In his previous speeches, he had struggled with his impediment, but in this address to his country he speaks slowly, clearly, and confidently when his people needed him to do so the most. Ethos is also established in this speech because he is King, the ultimate authority figure; therefore, all people throughout the nation will be listening to his every word and reacting in a positive way. He directly calls on his people “at home, and my people across the seas, who will make this cause their own”. He is asking the people of Britain to take charge and become active participants in the difficult journey that is about to begin.
The all-powerful phrase “With God’s help we shall prevail” is placed at the peak of the drama, the climax when the newly appointed King delivers his speech to all of England. This phrase appeals to pathos, evoking a sense of pride in his people, and reassuring them that England can and will win the war. It seems that every word in this movie was chosen, whether consciously or un-consciously, through a deep understanding of the rules of rhetoric because this phrase demonstrates superb decorum. Copywriters pray for the moment they will be able to come up with such a brilliant phrase.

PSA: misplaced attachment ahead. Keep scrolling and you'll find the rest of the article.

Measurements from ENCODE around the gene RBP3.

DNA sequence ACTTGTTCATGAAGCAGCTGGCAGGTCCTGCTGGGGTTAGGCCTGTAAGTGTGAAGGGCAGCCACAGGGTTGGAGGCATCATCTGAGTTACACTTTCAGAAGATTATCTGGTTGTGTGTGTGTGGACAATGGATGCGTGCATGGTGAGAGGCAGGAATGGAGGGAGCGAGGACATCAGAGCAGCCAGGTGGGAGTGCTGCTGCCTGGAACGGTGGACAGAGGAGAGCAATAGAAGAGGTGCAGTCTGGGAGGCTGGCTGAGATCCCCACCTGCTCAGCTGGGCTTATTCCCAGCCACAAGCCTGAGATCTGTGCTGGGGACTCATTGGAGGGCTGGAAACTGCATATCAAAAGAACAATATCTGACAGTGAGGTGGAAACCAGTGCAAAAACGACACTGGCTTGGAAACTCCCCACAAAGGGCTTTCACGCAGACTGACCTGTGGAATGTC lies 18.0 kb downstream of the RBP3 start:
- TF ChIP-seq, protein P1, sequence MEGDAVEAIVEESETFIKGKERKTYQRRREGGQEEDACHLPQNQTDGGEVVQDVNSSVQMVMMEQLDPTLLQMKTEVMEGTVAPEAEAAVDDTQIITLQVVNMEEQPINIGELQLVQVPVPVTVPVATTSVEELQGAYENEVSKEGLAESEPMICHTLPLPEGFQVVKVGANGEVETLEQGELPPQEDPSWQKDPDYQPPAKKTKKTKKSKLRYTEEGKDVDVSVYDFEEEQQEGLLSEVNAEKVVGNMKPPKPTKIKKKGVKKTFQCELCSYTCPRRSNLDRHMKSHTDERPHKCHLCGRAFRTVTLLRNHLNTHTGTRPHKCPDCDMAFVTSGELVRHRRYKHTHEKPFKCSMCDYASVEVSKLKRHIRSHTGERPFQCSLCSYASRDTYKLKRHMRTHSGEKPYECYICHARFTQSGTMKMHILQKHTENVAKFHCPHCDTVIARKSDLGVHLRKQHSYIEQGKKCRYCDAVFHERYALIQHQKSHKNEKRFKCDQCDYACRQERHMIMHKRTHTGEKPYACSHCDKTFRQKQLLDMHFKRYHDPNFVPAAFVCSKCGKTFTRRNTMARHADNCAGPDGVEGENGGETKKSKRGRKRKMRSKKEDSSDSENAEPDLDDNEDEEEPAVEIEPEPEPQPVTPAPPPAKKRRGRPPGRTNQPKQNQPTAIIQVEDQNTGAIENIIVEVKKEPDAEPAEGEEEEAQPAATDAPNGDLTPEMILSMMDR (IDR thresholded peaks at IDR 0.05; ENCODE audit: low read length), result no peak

Not because it is full of tricks since there is no trick, but with the power to echo the utmost desires wanting to be solved through all the plots and sub-plots of the rhetoric event, presenting real desires in the real world from the deep back-story to the private and personal. This also meets a dramatic high point for England at that particular moment in time, the real events took place during WWII had yet to be unraveled, but watching the movie sixty or so years later, knowing how it turned out, and listening to the final lines in the King’s speech can still send icy shivers down one’s spine.
King George IV was able to deliver his speech perfectly through the help and support of his wife and new friend Lionel Logue, winning the hearts of England and preparing them for the days to come. Rhetorically, The Kings Speech is a masterpiece; transporting audiences back to pre-war England and telling them an emotional tale of a King finding his voice.